WASHINGTON — President-elect Donald Trump’s latest proposal — to jail anyone who burns the American flag — faced a backlash from much of political Washington on Tuesday, including from within his Republican Party.
“Nobody should be allowed to burn the American flag,” Trump posted on Twitter early Tuesday.
“If they do, there must be consequences – perhaps loss of citizenship or year in jail!”
White House spokesman Josh Earnest succinctly noted that “the freedom that we all have to express ourselves in the way that we choose” is protected under the US Constitution.
“The vast majority of Americans, myself included, find the burning of the flag offensive, but we have a responsibility as a country to carefully protect our rights,” Earnest said.
Stressing there was “bipartisan sentiment” on the sanctity of such rights, President Barack Obama’s spokesman also said such rights applied to “being able to say whatever you want on Twitter,” a sly reference to Trump’s unprecedented use of social media to bash opponents and the press.
The reasons for Trump’s tweet, coming as it did amid heightened speculation about who he will pick for key cabinet posts including secretary of state, were difficult to decipher.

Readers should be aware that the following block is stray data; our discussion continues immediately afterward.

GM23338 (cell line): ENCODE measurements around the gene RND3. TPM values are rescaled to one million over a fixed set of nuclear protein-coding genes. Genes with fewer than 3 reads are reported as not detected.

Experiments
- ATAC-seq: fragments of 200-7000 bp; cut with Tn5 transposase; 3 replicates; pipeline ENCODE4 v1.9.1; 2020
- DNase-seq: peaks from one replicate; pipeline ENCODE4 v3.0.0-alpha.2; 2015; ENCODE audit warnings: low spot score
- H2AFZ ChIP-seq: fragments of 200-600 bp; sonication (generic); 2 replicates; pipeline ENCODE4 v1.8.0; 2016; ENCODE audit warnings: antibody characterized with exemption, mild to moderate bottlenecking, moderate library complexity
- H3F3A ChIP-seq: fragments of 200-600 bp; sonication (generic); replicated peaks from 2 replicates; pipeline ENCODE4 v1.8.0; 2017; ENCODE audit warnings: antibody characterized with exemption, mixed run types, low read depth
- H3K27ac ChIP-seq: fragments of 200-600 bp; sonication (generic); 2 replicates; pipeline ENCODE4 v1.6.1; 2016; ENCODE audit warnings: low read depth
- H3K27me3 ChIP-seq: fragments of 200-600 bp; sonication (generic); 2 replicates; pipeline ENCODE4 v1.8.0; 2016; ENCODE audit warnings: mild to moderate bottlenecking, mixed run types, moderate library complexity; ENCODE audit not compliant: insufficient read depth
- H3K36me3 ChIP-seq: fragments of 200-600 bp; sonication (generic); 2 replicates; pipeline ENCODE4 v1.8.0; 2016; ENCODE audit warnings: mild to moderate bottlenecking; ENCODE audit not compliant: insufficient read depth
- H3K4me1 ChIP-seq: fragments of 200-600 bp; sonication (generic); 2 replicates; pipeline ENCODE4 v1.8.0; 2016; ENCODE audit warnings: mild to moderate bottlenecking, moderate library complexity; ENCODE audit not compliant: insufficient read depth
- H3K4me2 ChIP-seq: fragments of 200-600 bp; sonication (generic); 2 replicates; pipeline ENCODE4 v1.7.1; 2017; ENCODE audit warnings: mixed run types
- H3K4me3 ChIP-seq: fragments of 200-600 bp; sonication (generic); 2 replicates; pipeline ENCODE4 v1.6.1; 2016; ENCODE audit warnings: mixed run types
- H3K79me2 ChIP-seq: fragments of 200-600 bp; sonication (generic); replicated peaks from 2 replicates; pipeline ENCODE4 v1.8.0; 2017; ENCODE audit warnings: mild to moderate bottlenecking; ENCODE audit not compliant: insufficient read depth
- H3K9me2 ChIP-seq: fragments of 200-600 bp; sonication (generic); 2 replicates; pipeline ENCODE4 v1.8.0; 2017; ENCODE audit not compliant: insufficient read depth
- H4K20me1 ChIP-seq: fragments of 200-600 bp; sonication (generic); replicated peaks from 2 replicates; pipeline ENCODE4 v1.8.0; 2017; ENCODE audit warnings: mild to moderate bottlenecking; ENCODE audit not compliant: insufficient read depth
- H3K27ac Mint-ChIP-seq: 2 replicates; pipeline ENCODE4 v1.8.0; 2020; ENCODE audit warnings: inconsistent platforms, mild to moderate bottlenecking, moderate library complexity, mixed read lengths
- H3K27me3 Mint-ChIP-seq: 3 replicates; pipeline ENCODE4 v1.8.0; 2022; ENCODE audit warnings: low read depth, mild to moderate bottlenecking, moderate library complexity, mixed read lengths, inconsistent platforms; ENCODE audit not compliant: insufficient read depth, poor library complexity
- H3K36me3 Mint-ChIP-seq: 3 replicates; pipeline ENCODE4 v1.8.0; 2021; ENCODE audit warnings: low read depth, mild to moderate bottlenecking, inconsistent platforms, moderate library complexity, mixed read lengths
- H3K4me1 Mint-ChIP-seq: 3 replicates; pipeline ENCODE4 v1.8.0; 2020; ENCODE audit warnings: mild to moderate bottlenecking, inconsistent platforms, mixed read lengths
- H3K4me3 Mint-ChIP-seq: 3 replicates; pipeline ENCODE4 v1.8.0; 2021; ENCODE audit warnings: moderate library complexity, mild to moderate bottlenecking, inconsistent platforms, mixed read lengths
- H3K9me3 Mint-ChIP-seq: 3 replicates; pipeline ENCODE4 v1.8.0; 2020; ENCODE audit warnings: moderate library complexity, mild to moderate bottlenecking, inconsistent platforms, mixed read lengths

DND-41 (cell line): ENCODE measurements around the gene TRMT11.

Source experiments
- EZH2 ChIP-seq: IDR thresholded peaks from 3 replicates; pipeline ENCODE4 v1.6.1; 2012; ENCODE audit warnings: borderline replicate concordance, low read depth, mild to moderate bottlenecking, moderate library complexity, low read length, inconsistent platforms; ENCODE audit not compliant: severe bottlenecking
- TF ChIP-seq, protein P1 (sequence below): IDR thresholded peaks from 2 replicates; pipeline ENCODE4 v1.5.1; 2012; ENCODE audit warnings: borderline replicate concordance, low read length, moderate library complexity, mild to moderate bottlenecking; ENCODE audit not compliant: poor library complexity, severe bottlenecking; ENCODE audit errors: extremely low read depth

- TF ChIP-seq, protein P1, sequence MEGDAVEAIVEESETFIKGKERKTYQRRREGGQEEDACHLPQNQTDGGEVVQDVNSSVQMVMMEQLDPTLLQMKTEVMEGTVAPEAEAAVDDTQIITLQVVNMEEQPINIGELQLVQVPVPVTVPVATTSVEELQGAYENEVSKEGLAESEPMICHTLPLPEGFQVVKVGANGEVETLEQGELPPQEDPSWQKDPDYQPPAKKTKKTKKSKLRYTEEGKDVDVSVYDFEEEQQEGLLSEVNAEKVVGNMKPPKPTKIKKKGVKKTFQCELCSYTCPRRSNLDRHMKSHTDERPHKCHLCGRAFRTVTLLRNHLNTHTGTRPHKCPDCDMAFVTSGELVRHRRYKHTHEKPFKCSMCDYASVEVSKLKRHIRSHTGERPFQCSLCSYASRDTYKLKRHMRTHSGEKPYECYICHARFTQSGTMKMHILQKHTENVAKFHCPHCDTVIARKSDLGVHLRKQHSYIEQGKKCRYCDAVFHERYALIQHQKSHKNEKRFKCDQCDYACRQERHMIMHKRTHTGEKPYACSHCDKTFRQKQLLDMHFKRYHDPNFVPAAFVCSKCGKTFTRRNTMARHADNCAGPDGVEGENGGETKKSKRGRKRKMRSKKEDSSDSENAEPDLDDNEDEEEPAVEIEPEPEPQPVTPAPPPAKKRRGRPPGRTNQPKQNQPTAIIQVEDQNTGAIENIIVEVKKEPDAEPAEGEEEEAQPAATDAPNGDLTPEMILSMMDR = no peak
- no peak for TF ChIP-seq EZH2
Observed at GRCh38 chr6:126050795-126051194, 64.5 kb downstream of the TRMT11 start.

He received polite but firm pushback from his allies in Congress.
“That activity is a protected First Amendment right, a form of unpleasant speech, and in this country we have a long tradition of respecting unpleasant speech,” Senate Majority Leader Mitch McConnell told reporters when asked about Trump’s suggestion.
“I happen to support the Supreme Court decision on that matter.”
Other Republican lawmakers shared McConnell’s view.
House Majority Leader Kevin McCarthy said that he does not “support or believe in the idea of people burning the American flag. I support the First Amendment.” He added that Congress has no plans to take action against flag burning.
The US Supreme Court ruled that burning an American flag was permissible in the name of freedom of expression.
In 2012, conservative justice Antonin Scalia explained the importance of differentiating between personal opinions and respect for the law.
“If I were king, I would not allow people to go about burning the American flag,” said Scalia, who died early this year.
“However, we have a First Amendment which says that the right of free speech shall not be abridged, and it is addressed in particular to speech critical of the government. I mean, that was the main kind of speech that tyrants would seek to suppress.”
The right is confined not just to words spoken or written.
“Burning the flag is a form of expression,” Scalia said.
Theodore Boutrous, a constitutional law expert, told AFP that Scalia had joined the majority in the appeals case of Texas v. Johnson, which held “unequivocally” that flag burning is protected speech under the First Amendment.
“The Constitution protects all Americans, even those who act like they hold it in contempt,” Boutrous said.